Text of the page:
Rep. Marcia Fudge: From Cleveland to Capitol Hill and CBC leadership

Marcia L. Fudge, who’s represented Ohio’s 11th Congressional District since 2008, is a Democrat and chairwoman of the Congressional Black Caucus for the 113th Congress. She sits on the House Agriculture and the Education and the Workforce committees

Born in Cleveland in October 1952, she graduated from Shaker Heights High School in 1971 and went on to earn a Bachelor of Science degree in business from The Ohio State University and a law degree from Cleveland State University.

She worked as a law clerk, and later in the Cuyahoga County Prosecutor’s Office as director of budget and finance. She also worked as an auditor for the Estate Tax Department and has served as a visiting judge and a chief referee for arbitration. 

In 1999, in her first attempt to win public office, she was elected mayor of Warrensville Heights, a suburb of Cleveland, and became the first woman and the first African-American to hold that office. She continued as mayor until 2008, the year she entered Congress.

Fudge had been chief of staff for former Rep. Stephanie Tubbs Jones (D-Ohio), her friend, when Tubbs Jones first went to Congress in 1999. When Tubbs Jones suddenly died in 2008, Fudge won the special election to finish her term and then was elected to the 11th District seat.

In Congress she has earned a reputation for hard work and standing up for her principles. In 2012, she teamed with Republican and fellow Ohioan Rep. Steve LaTourette, who has since retired, to introduce bipartisan legislation aimed at stabilizing neighborhoods hit by the foreclosure crisis. Hers has been a persistent voice urging the administration to address the disability claims backlog at the Department of Veterans Affairs. She is co-sponsor of the Veterans Backlog Reduction Act and advocates giving tax credits to businesses that hire vets. She has excoriated House leadership and the majority Republicans for cutting the food stamps program from the farm bill.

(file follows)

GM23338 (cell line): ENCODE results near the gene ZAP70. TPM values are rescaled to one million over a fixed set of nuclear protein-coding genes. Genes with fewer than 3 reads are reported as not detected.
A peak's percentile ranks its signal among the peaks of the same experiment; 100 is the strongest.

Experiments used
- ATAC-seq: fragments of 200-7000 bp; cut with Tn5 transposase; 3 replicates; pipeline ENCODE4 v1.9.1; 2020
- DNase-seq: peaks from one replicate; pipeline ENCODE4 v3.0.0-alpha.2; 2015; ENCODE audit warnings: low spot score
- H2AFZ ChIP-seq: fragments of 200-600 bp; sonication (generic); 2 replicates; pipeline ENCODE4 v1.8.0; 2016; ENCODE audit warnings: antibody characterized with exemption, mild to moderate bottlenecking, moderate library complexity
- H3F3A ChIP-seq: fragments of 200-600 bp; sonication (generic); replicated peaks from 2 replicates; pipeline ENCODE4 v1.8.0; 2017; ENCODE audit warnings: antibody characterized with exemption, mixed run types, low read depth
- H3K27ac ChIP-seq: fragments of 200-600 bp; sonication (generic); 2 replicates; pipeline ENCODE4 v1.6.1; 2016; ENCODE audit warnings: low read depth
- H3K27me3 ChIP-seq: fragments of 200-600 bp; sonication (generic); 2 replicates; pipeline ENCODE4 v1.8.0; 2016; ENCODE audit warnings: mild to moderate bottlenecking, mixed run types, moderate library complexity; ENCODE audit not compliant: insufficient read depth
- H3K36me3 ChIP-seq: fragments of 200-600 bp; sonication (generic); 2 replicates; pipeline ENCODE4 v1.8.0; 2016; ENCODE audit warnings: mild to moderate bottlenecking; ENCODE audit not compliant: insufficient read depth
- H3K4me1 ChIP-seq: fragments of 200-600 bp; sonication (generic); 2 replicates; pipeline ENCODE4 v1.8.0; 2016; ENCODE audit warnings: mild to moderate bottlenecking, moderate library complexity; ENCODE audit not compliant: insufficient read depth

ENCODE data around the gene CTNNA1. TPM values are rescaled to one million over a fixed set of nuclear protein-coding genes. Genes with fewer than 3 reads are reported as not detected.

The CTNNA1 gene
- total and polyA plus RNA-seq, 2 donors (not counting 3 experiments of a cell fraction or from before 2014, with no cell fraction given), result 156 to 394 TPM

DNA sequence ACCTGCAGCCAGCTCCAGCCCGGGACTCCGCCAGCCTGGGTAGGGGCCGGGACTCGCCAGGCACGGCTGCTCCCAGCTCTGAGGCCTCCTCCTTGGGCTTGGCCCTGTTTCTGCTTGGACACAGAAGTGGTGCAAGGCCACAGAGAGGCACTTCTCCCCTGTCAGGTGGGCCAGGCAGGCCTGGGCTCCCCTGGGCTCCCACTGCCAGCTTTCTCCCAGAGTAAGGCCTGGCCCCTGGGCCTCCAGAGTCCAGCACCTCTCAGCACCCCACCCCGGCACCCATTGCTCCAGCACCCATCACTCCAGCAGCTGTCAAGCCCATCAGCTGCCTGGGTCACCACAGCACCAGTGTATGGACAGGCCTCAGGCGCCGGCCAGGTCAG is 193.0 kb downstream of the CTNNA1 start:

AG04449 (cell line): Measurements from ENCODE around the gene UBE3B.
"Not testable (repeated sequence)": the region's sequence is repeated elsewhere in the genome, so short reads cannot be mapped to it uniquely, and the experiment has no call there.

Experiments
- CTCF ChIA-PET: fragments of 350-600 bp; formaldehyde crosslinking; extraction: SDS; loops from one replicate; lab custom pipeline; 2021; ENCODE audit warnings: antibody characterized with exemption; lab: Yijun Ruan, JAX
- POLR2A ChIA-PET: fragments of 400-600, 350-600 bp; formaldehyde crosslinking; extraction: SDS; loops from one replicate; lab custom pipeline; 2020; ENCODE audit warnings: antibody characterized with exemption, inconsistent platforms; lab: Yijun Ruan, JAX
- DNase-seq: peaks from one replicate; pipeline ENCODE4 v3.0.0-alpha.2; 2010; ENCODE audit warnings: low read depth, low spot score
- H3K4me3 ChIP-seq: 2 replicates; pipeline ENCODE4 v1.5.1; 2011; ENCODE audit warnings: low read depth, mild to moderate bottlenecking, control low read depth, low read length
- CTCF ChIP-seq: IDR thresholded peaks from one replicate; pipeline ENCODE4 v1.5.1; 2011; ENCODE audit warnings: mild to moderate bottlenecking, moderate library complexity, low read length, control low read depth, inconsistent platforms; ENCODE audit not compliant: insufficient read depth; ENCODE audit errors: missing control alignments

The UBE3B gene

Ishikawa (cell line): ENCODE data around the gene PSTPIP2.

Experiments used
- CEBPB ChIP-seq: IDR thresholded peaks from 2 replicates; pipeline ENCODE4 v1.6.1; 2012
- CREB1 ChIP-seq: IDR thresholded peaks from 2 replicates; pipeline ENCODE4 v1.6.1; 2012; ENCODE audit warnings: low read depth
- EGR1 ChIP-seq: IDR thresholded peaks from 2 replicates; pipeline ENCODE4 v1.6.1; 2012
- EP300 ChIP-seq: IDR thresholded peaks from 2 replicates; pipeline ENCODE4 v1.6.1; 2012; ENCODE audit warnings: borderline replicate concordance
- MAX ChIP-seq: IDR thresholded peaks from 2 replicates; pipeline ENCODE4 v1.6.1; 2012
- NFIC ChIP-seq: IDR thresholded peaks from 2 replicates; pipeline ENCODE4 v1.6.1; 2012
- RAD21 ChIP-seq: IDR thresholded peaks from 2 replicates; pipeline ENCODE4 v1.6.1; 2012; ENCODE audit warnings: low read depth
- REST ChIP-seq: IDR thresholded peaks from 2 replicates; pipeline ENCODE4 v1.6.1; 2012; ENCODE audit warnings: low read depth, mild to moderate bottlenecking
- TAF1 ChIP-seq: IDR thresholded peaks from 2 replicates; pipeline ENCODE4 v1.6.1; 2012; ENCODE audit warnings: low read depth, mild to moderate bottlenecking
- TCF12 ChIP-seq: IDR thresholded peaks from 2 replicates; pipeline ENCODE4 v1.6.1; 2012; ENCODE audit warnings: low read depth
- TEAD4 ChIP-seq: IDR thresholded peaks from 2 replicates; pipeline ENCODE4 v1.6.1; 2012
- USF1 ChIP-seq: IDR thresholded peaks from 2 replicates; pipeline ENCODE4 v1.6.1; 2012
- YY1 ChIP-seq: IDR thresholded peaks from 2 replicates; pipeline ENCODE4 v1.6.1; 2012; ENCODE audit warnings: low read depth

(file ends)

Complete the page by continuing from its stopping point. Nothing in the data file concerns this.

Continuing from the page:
Fudge came to national prominence in late 2012 for her spirited defense of United Nations Ambassador Susan Rice, under fire from Republican Sens. John McCain (Ariz.) and Lindsey Graham (S.C.), who were saying that Rice’s public statements regarding the terrorist attack on the U.S. annex in Benghazi, Libya, proved she was not qualified to become secretary of State.

“Where did you finish in your class?” Fudge asked at a press conference, alluding to McCain’s admission that he didn’t take college seriously. “Susan Rice was a Rhodes Scholar. How do you say a person like Susan Rice is not qualified? You may not like her, you may not like the administration, but don’t say she’s not qualified.”

Fudge is a past president of Delta Sigma Theta Sorority and a co-chairwoman of the sorority’s National Social Action Commission. She is a member of the Zion Chapel Baptist Church.

And, lest it go without due notice, Fudge is the founder, in 2012, of the Congressional Rock and Roll Caucus, which has bipartisan membership. The Rock and Roll Hall of Fame is in Cleveland, her hometown, which is also in her district.

“If we can talk together about how to educate people about music and have some fun in a bipartisan way, it will be a good thing,” Fudge said at the time.